All these displays are essentially the same.

    The code below is just a crude test that works. Some more testing on clock phase and timing should be done.

    const int SS_pin = 8; // connect to OLED pin 16 const int SCK_pin = 13; // connect to pin OLED 12 const int MISO_pin = 12; // can be connected to OLED 13 (not tested) const int MOSI_pin = 11; // connect to pin OLED 14

    void setup() { //OLED digitalWrite(SCK_pin, HIGH); // SCK high digitalWrite(SS, HIGH); // Start with SS high pinMode(SS_pin, OUTPUT); pinMode(SCK_pin, OUTPUT); pinMode(MISO_pin, INPUT); pinMode(MOSI_pin, OUTPUT); // Init of SERIAL OLED returnValue = bitBang(0,0x39); // Transmit data returnValue = bitBang(0,0x08); // Transmit data returnValue = bitBang(0,0x06); // Transmit data returnValue = bitBang(0,0x17); // Transmit data returnValue = bitBang(0,0x01); // Transmit data returnValue = bitBang(0,0x02); // Transmit data returnValue = bitBang(0,0x0C); // Transmit data }

    byte bitBang(byte control, byte data) // This function is what bitbangs the data { digitalWrite(SCK_pin, HIGH); // SCK high digitalWrite(SS_pin, LOW); // SS low byte receive = 0; int send=(control*256)+data;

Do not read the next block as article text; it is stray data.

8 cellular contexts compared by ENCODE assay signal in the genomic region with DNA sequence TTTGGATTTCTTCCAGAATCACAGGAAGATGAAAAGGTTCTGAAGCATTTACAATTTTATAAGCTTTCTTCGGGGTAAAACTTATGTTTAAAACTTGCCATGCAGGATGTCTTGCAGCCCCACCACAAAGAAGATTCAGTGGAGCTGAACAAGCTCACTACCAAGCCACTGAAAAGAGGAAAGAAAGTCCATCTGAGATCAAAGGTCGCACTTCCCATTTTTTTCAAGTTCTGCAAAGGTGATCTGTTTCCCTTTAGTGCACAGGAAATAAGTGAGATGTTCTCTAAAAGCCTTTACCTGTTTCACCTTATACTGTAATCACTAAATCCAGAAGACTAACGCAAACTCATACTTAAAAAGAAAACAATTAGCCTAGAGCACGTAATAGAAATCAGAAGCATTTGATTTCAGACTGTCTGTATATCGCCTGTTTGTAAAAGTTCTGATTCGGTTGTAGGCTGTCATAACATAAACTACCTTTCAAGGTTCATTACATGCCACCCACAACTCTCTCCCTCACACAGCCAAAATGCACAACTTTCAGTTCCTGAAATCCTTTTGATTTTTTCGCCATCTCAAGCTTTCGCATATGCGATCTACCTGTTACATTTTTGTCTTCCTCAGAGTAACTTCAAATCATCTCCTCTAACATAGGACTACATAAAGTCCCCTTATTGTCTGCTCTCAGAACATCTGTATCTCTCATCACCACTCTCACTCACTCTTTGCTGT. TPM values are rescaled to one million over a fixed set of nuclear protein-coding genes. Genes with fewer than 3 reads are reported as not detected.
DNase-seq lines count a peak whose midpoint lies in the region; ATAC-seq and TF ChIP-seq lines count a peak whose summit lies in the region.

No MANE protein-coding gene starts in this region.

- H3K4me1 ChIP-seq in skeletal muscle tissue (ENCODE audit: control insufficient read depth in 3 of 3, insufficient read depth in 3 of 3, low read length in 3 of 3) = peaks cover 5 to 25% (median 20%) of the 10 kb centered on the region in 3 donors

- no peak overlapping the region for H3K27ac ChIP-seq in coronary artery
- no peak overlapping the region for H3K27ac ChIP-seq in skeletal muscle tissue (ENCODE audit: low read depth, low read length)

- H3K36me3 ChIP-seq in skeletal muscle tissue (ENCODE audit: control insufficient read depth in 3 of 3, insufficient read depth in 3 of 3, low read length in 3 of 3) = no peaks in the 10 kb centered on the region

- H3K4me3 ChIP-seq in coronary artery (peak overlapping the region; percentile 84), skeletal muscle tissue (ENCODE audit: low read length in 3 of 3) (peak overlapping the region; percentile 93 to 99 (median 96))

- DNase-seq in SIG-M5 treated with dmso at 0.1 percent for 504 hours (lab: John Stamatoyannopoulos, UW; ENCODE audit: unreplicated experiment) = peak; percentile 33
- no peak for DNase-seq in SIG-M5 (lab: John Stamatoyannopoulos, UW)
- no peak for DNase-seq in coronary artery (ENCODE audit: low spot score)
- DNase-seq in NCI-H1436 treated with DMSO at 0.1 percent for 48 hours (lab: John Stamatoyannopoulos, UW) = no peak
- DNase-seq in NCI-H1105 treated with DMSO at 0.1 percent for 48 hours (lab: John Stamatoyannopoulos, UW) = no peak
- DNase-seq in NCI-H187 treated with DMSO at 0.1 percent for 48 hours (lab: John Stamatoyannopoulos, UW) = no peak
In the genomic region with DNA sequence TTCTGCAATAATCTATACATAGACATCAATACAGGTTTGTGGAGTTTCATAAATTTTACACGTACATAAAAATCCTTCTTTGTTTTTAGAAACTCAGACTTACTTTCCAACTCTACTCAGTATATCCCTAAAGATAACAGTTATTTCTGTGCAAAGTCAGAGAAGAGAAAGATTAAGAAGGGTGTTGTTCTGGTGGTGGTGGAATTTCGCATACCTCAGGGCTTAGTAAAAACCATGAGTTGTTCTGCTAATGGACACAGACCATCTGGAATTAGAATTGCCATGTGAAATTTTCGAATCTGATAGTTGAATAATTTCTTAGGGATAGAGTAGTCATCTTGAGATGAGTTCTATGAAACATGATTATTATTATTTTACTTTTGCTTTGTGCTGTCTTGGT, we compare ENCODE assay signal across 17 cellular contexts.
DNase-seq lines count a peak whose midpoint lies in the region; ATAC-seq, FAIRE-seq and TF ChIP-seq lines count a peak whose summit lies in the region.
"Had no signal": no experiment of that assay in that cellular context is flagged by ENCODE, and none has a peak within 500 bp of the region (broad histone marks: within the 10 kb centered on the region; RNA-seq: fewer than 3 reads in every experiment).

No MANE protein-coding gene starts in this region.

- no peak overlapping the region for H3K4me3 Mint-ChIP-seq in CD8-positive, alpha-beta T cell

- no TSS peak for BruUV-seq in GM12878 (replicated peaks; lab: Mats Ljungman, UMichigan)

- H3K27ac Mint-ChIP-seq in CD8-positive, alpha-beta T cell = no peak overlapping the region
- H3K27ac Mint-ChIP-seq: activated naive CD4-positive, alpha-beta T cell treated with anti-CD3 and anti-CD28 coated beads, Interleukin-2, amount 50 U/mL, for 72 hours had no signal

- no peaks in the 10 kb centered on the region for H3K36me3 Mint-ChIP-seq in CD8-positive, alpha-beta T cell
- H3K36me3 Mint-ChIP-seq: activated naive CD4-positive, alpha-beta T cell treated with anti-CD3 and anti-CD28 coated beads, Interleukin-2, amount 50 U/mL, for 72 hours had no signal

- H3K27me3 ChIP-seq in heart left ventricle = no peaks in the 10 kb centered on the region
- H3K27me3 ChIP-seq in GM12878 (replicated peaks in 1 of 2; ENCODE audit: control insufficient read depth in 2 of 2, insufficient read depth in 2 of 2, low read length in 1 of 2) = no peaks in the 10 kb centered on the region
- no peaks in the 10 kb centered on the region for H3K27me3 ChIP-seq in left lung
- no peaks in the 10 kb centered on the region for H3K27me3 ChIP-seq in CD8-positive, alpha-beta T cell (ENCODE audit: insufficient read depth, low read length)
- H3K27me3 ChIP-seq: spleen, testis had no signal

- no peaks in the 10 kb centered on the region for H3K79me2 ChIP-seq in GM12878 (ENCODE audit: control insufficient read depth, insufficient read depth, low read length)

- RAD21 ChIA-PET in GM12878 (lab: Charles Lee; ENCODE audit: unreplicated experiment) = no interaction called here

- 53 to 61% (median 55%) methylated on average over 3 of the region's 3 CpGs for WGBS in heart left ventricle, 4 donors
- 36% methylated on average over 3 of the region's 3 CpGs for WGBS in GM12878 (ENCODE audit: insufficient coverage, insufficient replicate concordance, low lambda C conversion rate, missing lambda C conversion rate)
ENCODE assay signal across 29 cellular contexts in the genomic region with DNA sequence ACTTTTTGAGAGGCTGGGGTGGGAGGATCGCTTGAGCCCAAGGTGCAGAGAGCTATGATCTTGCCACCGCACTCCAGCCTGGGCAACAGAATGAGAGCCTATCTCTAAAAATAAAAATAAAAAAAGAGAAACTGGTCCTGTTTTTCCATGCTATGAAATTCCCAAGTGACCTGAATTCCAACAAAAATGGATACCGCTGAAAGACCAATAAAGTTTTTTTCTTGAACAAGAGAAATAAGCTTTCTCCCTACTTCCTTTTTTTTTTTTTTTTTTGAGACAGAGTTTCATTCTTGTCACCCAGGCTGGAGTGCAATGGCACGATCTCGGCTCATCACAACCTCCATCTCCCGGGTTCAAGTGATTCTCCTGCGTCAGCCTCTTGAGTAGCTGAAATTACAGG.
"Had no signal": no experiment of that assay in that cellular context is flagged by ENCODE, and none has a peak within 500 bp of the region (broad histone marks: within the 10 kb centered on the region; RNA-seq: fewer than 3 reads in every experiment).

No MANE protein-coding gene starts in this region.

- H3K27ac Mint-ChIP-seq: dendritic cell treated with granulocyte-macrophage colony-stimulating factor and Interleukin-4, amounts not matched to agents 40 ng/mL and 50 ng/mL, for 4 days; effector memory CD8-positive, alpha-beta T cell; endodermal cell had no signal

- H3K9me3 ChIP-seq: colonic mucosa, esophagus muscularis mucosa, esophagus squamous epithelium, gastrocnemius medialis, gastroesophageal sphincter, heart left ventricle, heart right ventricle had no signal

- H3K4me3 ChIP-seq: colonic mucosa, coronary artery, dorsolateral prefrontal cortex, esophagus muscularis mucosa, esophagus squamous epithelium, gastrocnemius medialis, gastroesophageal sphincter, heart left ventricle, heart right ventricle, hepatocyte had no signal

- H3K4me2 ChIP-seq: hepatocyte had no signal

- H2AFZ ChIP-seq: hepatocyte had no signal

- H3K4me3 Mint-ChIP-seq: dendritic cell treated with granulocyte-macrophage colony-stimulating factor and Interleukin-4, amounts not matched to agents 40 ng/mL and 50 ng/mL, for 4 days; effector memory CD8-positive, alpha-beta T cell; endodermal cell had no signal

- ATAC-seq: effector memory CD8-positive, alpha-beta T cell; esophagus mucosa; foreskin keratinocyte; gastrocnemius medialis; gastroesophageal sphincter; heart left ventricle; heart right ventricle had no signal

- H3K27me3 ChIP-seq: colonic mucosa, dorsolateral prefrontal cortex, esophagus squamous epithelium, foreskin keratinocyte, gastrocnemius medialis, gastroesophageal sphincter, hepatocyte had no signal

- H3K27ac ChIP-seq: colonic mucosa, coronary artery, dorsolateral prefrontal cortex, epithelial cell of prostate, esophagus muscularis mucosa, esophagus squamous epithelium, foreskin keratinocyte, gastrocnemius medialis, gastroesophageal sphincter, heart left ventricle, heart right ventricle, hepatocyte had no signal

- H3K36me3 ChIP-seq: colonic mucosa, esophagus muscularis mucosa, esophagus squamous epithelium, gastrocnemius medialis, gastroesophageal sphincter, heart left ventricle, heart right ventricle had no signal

for(int i=9; i>= 0; i–) // I want to send 10 bits. The 6 MSB are removed { digitalWrite(MOSI_pin, bitRead(send, i)); // Set MOSI delayMicroseconds(5); digitalWrite(SCK_pin, LOW); // SCK high bitWrite(receive, i, digitalRead(MISO_pin)); // Capture MISO digitalWrite(SCK_pin, HIGH); // SCK low delayMicroseconds(5); } digitalWrite(SS_pin, HIGH); // SS high again return _receive; // Return the received data }

  • Does anyone happen to know if this viewable in daylight?